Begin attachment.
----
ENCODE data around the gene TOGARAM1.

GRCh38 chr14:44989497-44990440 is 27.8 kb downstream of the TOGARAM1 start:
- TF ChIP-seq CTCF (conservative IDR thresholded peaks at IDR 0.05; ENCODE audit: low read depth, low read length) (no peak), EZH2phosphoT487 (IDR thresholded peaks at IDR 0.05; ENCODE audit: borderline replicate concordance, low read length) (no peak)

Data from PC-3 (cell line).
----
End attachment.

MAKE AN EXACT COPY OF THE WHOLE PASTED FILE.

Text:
ENCODE data around the gene TOGARAM1.

GRCh38 chr14:44989497-44990440 is 27.8 kb downstream of the TOGARAM1 start:
- TF ChIP-seq CTCF (conservative IDR thresholded peaks at IDR 0.05; ENCODE audit: low read depth, low read length) (no peak), EZH2phosphoT487 (IDR thresholded peaks at IDR 0.05; ENCODE audit: borderline replicate concordance, low read length) (no peak)

Data from PC-3 (cell line).